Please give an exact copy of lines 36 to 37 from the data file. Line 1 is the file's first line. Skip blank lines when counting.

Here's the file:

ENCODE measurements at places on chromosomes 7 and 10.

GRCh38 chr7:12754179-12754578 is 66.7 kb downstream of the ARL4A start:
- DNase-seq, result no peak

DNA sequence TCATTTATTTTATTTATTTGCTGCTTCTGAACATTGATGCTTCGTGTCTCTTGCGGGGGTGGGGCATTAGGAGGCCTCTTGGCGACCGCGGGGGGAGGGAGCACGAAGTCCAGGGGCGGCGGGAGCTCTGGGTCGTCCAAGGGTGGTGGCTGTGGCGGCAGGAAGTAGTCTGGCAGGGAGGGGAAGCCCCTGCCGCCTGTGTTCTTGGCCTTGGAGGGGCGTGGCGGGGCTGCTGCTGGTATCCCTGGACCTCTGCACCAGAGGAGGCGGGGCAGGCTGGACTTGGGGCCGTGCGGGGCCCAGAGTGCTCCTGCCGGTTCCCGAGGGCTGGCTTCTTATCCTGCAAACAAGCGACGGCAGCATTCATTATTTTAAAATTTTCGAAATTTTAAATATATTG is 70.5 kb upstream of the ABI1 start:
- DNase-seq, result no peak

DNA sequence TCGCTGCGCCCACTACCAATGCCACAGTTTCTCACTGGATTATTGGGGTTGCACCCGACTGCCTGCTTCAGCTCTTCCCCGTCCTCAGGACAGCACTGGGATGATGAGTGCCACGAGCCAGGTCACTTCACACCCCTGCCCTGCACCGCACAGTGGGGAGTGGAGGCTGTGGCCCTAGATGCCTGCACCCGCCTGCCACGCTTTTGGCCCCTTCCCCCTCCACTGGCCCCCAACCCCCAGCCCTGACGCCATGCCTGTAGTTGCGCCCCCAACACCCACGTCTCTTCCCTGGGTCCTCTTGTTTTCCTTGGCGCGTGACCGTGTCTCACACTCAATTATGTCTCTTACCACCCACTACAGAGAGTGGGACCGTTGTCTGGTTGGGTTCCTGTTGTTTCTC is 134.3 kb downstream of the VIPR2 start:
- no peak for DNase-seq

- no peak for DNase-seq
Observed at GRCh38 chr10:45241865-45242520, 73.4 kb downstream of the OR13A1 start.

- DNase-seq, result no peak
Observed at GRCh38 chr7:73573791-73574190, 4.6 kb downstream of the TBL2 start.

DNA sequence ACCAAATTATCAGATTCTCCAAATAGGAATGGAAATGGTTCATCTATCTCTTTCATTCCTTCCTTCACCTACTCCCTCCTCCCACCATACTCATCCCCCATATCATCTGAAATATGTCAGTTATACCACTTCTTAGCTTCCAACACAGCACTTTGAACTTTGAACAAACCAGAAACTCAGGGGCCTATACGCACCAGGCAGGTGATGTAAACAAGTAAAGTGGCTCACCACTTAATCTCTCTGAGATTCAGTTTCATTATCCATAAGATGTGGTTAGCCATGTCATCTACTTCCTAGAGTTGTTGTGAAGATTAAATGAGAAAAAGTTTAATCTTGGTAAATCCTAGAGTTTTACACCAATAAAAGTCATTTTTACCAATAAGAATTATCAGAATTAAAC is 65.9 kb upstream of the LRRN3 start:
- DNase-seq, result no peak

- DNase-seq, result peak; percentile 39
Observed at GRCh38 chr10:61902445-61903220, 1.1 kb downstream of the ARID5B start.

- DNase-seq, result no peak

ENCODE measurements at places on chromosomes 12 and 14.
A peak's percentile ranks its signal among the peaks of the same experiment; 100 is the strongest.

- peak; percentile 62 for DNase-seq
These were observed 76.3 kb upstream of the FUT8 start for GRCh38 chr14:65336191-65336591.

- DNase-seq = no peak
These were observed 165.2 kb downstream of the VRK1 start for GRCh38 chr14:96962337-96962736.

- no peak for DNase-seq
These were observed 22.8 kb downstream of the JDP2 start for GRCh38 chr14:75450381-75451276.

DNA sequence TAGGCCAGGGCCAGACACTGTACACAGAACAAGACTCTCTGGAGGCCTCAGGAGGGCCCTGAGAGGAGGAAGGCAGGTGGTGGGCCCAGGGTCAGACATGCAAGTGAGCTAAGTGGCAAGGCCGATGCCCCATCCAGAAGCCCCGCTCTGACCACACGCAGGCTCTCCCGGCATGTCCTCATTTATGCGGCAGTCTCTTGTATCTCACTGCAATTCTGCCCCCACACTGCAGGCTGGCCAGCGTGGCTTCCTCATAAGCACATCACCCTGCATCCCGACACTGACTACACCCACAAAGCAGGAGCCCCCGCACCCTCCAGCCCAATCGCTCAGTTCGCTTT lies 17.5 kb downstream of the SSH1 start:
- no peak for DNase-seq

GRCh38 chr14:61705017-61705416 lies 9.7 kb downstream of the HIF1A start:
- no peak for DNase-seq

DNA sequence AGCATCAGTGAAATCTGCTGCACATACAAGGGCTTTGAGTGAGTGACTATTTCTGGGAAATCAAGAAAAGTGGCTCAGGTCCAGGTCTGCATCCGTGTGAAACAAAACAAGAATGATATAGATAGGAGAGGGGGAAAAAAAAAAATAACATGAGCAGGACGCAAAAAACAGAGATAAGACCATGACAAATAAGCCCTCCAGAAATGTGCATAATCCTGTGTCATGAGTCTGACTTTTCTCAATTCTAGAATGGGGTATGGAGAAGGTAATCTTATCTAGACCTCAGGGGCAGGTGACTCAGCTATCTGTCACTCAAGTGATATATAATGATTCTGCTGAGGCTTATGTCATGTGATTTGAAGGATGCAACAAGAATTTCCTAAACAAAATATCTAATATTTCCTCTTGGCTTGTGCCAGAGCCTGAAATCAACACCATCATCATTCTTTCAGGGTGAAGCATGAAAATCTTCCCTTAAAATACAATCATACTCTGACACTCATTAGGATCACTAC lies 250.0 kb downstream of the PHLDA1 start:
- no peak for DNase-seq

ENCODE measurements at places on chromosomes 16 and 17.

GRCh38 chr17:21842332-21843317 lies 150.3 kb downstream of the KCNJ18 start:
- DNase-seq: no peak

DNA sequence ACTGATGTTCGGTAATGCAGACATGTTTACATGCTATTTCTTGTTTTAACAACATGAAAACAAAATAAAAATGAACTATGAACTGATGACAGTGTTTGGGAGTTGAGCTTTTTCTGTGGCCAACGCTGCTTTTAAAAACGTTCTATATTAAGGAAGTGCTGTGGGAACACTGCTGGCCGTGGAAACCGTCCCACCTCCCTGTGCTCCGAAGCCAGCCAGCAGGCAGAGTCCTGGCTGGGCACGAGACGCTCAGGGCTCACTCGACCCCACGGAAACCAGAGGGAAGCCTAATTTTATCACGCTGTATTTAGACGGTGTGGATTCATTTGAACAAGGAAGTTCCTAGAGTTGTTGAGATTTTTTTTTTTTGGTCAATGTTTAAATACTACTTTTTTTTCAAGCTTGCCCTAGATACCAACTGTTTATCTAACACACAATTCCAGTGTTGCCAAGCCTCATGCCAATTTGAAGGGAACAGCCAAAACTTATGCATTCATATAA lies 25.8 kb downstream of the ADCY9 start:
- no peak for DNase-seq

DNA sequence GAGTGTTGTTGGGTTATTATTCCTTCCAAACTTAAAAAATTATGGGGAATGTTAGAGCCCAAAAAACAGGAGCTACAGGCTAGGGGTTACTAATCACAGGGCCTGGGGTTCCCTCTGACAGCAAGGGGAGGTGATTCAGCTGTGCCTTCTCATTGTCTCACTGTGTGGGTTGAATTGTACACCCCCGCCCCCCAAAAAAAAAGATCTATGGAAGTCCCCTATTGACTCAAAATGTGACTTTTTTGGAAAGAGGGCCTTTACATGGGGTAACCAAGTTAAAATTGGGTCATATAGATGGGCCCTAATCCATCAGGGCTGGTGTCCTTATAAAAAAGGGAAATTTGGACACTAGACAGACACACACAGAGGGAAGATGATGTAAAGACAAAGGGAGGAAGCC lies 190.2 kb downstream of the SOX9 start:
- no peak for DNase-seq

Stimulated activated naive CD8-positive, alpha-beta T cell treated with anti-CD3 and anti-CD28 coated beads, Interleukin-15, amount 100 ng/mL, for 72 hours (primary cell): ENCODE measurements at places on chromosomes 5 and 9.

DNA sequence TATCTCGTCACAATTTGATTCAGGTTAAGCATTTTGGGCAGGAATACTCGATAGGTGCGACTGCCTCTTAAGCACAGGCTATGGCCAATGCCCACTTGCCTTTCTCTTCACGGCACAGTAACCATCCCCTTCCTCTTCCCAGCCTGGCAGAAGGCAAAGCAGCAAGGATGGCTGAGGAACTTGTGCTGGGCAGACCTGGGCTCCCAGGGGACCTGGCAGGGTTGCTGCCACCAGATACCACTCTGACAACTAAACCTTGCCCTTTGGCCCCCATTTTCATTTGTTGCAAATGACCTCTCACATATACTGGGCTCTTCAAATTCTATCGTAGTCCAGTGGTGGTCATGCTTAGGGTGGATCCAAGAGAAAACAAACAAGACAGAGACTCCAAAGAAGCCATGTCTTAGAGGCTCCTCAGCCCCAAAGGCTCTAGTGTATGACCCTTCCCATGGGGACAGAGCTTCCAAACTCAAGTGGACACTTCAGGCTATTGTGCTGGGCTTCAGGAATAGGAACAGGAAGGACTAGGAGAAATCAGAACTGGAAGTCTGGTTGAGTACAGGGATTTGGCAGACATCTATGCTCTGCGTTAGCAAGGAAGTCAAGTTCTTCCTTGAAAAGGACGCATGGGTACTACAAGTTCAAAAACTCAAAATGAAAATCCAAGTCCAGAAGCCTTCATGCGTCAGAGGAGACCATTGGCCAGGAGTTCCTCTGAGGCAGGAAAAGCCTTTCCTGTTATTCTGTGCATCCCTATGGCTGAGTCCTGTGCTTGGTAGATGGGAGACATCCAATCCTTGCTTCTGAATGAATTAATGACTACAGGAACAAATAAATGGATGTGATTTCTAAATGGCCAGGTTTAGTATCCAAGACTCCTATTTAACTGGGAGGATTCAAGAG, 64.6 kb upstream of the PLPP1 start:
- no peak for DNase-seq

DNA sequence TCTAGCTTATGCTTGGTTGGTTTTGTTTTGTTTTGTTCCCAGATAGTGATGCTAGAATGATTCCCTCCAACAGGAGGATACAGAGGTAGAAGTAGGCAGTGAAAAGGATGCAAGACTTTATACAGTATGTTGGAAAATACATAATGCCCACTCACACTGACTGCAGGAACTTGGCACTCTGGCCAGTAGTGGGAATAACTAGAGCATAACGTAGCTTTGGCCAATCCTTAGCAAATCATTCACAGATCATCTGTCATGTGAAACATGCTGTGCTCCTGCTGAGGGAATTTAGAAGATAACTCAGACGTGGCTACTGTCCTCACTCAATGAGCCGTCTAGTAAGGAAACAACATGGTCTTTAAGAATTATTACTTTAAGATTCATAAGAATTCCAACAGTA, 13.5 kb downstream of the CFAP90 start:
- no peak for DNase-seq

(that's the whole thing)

DNA sequence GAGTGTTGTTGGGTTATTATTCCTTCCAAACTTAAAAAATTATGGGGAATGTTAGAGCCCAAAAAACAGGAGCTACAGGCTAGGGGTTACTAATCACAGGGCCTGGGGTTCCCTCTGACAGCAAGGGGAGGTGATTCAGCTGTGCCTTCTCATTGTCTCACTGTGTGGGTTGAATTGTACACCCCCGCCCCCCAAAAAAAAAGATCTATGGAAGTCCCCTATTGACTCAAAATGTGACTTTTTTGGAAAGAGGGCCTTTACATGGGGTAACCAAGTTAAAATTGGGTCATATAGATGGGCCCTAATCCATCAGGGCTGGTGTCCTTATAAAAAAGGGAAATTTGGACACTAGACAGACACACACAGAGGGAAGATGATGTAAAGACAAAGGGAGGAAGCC lies 190.2 kb downstream of the SOX9 start:
- no peak for DNase-seq